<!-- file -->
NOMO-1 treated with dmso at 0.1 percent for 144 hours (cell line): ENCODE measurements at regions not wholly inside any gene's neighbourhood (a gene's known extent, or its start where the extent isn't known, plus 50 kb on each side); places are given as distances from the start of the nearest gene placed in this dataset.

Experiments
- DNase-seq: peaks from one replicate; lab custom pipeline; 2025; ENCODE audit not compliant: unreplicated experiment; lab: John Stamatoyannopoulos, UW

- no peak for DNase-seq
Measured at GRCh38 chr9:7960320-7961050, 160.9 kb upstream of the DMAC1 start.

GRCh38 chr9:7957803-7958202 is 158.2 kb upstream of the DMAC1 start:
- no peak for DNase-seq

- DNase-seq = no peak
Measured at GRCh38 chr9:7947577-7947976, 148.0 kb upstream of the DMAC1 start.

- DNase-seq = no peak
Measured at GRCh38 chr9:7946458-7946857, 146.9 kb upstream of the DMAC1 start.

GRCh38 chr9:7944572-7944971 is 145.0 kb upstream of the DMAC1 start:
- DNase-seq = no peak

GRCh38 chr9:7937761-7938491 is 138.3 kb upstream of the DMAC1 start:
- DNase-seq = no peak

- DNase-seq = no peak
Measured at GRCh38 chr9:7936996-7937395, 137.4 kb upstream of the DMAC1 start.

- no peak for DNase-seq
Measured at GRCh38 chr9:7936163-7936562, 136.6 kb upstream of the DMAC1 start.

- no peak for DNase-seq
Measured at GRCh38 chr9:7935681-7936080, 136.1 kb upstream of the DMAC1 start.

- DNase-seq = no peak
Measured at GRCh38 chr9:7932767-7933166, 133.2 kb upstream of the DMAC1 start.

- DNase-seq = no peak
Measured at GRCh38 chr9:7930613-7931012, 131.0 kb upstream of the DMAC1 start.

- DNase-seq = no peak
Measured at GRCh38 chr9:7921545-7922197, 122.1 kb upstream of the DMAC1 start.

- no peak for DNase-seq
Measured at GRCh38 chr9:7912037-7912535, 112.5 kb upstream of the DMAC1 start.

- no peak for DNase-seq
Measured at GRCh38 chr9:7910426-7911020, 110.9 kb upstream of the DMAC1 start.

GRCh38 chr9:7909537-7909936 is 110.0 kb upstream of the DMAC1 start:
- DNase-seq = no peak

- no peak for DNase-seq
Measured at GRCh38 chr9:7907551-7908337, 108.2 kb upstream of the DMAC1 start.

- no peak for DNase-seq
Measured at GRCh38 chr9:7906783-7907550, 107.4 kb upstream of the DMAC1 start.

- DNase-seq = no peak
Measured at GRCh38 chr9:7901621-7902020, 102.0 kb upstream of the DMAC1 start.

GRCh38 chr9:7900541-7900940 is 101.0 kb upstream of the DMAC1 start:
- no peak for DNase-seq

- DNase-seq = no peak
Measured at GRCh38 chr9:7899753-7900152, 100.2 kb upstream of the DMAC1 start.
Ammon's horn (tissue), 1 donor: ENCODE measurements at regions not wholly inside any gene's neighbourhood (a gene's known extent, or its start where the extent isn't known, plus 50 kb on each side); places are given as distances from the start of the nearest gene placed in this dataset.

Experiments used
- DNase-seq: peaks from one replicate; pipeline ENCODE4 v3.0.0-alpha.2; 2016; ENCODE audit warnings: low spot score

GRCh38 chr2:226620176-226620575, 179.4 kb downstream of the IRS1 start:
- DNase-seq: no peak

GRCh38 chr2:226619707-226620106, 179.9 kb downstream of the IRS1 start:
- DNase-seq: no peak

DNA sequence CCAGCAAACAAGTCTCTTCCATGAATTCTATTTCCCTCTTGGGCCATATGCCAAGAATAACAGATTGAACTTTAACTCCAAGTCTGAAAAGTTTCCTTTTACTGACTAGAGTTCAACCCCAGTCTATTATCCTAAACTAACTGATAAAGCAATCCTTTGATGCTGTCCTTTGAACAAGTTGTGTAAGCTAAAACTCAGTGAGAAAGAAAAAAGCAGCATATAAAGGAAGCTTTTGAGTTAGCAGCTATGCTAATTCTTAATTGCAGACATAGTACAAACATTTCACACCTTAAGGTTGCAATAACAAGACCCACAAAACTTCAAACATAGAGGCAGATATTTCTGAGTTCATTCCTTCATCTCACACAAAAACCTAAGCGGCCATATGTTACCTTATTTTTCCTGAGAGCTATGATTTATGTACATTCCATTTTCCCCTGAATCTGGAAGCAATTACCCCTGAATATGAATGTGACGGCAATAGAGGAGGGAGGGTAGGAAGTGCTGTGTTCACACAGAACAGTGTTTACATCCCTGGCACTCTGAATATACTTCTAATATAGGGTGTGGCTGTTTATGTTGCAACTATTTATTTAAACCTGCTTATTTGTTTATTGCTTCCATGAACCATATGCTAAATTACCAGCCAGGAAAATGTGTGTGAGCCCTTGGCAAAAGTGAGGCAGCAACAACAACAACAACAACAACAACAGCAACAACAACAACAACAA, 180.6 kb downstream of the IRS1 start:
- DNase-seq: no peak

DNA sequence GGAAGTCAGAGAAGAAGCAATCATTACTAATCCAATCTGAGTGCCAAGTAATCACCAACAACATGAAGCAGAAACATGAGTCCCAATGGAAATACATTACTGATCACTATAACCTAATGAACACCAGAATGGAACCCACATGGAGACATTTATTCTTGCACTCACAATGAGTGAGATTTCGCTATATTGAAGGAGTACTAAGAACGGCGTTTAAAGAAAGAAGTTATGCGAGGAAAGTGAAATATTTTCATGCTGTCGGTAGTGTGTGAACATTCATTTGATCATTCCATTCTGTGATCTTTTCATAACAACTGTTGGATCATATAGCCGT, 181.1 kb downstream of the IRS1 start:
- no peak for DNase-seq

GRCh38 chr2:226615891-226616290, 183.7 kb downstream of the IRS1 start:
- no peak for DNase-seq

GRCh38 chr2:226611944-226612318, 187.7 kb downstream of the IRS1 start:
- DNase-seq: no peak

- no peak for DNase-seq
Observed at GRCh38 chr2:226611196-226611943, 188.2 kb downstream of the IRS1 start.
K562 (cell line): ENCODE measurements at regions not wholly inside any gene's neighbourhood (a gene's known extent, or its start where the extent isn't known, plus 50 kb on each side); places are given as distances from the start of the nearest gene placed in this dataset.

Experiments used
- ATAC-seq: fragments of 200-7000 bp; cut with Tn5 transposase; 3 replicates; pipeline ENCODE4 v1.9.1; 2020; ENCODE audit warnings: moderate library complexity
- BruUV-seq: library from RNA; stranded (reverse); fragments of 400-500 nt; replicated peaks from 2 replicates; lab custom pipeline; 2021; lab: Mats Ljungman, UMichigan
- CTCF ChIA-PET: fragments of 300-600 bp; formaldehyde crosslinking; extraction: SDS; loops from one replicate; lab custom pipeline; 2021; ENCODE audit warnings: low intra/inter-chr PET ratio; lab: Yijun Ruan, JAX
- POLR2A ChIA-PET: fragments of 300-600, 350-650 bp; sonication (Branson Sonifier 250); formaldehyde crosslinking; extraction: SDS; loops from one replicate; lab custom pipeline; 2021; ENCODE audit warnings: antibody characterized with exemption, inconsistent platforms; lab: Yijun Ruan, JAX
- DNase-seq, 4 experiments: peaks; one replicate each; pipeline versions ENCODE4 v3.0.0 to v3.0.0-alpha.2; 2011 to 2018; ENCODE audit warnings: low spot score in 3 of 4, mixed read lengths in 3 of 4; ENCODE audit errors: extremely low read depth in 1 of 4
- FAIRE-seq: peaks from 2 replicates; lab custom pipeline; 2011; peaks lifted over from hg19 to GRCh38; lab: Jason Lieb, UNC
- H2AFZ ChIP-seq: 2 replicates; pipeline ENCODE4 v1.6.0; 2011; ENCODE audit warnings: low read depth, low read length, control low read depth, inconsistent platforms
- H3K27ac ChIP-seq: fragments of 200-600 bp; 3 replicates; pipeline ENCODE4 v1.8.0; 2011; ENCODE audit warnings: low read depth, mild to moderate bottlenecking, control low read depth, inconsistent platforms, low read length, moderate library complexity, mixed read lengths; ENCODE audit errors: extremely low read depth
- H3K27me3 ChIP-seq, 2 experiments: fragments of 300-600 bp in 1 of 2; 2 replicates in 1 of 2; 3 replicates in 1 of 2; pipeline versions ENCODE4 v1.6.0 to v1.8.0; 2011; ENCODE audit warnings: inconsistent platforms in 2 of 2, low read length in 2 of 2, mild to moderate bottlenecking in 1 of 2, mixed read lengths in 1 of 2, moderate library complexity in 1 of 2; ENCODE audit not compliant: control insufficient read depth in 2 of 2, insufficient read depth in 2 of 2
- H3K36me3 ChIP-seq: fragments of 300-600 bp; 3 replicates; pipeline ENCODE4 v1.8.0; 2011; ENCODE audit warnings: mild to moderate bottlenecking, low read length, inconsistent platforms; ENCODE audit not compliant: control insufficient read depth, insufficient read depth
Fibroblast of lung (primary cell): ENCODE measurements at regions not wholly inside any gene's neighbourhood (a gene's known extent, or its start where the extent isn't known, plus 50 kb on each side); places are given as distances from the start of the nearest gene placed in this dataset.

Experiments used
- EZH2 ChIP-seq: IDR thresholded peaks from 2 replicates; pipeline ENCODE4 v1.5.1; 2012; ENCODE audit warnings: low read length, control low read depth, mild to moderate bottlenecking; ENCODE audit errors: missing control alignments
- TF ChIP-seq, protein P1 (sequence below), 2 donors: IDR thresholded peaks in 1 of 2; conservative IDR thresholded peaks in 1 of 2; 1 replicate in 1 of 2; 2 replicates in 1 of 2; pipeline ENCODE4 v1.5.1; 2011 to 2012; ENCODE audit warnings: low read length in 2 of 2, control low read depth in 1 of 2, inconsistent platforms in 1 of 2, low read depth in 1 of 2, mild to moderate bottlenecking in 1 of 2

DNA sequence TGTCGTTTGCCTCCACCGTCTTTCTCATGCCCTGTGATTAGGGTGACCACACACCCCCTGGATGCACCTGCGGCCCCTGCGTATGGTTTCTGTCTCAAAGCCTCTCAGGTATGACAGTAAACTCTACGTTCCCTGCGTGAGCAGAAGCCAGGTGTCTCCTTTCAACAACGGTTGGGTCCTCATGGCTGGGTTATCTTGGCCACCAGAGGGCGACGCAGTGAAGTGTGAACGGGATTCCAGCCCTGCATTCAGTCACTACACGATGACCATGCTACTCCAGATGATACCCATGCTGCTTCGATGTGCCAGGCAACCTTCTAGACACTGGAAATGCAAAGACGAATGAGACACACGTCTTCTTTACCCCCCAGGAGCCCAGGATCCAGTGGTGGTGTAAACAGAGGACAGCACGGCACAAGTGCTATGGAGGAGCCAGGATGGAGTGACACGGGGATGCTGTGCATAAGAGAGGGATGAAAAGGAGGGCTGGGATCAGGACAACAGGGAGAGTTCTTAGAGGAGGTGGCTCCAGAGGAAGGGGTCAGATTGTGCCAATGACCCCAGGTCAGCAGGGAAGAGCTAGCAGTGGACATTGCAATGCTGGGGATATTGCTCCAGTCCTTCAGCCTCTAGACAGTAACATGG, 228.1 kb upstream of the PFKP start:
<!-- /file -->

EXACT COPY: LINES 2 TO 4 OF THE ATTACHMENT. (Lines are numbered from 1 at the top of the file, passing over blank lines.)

Experiments
- DNase-seq: peaks from one replicate; lab custom pipeline; 2025; ENCODE audit not compliant: unreplicated experiment; lab: John Stamatoyannopoulos, UW

- no peak for DNase-seq